kosovo

Supporters of Russian President Vladimir Putin wait for his arrival in front of Belgrade's Saint Sava Church on January 17, 2019.

There’s One Country in Europe Where Putin Is a Rock Star

The Russian president’s visit to Serbia was a lovefest—but beyond the odes to Orthodox brotherhood, the two authoritarian leaders are using one another to advance a geopolitical agenda.

People gather to celebrate the return of the formerly banned anti-government group the Oromo Liberation Front at Mesquel Square in the Ethiopian capital, Addis Ababa, on Sept. 15, 2018.

Don’t Let Ethiopia Become the Next Yugoslavia

Federations of ethnonational states can become explosive during moments of political liberalization. Abiy Ahmed must tread carefully to avoid a Balkan nightmare.

(Illustration by Joan Wong for Foreign Policy; photos by U.S. Navy/ Roger Lemoyne/Getty Images/Charlie Archambalt/Getty Images/Couple/Globalphoto.com/Liaison/Getty Images)

The Small War That Wasn’t

Why the Kosovo conflict still matters today.

A Kosovar police officer walks past burning logs as Kosovo Albanians gather around a barricade blocking access to a village due to be visited by the Serbian President Aleksandar Vucic, on the main road between Mitrovica, in the north of Kosovo, and the village of Banje, a Serbian enclave on Sept. 9.

Partition in Kosovo Will Lead to Disaster

Ill-advised land swaps and population transfers won’t bring peace. They’re more likely to revive the bloodshed that plagued the Balkans during the 1990s.

Kosovo-Albanian waves an Albanian and a American flag when he ride a horse during the celebration of Kosovo's expected declaration of independence on February 16, 2008 in  Pristina, Kosov. (Carsten Koall/Getty Images)

How to Restart War in the Balkans

The Trump administration will regret looking for simple solutions to Eastern Europe's territorial disputes.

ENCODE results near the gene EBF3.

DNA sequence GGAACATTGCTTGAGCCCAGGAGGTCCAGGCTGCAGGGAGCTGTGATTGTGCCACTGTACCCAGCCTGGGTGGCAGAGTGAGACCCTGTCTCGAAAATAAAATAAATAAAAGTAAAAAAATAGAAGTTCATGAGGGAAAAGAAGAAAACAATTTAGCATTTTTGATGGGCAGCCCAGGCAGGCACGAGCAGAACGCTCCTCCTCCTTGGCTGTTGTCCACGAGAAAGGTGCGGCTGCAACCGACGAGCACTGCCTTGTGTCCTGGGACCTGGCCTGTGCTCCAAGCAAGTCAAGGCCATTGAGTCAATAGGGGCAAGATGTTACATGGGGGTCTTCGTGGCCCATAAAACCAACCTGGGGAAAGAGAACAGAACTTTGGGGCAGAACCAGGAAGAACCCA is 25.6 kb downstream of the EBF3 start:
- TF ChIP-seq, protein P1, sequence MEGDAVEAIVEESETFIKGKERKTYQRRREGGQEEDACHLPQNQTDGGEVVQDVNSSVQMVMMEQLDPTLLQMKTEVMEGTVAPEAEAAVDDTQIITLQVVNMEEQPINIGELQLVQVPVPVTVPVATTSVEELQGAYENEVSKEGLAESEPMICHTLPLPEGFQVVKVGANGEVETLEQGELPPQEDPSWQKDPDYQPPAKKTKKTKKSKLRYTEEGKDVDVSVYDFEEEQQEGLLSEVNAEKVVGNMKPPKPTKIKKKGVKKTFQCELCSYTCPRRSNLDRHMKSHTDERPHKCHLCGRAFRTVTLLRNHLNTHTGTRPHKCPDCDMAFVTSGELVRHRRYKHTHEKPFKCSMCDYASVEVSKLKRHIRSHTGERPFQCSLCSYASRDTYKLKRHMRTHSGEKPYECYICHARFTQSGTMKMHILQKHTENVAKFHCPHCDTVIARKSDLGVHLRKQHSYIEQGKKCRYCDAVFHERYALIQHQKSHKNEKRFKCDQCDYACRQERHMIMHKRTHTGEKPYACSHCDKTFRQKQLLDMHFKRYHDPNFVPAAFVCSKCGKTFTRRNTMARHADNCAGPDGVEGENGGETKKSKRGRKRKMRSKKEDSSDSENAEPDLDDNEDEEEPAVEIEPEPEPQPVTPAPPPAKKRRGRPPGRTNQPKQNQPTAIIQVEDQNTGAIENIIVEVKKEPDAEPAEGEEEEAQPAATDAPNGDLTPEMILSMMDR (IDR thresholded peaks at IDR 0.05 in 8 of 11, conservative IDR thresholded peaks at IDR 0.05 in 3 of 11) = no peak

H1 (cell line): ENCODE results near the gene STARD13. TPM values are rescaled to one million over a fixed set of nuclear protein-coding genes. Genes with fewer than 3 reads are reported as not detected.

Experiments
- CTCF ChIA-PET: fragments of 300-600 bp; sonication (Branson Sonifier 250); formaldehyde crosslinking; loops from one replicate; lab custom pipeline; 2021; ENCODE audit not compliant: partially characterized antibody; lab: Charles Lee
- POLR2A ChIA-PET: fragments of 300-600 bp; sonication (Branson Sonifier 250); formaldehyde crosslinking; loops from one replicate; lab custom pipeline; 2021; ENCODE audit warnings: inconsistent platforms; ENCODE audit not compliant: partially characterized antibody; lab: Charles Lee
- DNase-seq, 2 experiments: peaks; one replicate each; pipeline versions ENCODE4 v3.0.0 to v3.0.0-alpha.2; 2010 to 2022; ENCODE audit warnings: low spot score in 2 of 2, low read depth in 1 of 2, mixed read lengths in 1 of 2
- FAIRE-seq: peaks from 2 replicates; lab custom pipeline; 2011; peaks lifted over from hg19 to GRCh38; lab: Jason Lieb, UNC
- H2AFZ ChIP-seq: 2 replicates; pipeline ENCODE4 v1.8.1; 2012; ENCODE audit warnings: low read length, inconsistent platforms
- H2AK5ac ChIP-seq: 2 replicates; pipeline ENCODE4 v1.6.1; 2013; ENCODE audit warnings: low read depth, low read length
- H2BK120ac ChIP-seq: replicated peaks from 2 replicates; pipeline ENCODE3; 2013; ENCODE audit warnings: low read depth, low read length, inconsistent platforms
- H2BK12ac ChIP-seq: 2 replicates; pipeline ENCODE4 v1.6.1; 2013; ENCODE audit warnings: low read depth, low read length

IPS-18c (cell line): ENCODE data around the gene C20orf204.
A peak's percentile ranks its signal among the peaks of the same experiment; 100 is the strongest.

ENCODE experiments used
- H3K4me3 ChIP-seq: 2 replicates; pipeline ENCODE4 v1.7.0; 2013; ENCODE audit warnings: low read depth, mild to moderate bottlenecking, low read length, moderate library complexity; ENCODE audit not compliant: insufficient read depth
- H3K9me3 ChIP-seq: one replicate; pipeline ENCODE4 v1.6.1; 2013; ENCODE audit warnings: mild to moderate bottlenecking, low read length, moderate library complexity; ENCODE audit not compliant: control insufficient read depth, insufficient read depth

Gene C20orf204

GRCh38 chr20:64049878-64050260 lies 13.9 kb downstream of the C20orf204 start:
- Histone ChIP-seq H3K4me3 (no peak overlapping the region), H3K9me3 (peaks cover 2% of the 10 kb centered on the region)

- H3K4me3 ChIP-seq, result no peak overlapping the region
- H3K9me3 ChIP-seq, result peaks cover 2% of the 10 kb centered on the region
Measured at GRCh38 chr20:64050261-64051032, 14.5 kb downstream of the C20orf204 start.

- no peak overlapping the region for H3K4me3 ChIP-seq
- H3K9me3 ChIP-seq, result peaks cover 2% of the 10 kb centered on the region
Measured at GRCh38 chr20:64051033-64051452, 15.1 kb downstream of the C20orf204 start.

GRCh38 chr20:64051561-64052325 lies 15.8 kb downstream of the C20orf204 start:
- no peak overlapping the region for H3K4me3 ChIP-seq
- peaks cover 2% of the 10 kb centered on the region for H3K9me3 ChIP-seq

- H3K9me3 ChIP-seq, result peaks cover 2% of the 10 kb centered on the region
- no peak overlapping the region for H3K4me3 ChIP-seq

Montenegrin Army soldiers fire artillery look at the Montenegro flag during preparations on the eve of Independence day, on May 20, 2010 in Cetinje, Montenegro.

A Russian Attack on Montenegro Could Mean the End of NATO

Trump doesn’t think the country is worth defending. Putin has already tried to destabilize it once—the West can’t let it happen again.

Flags with the logo and the World Cup 2018 mascot Zabivaka are seen in front of Saint Basil's Cathedral in Moscow on June 30, 2018 during the Russia 2018 World Cup football tournament. (Photo by Vasily MAXIMOV / AFP)        (Photo credit should read VASILY MAXIMOV/AFP/Getty Images)

Read FP’s Coverage of the 2018 World Cup

War is politics by other means — and so is the World Cup.

Swiss winger Xherdan Shaqiri celebrates after scoring the winning goal in the 2018 World Cup match between Serbia and Switzerland at Kaliningrad Stadium on June 22. (Clive Rose/Getty Images)

For Serbs, Switzerland Isn’t Neutral

Serbia’s nationalist soccer fans hoped to restore their national pride by beating a Swiss team led by Kosovar stars. Instead, the Kosovo-born Xherdan Shaqiri handed them a humiliating defeat.

Want unlimited access? Subscribe today.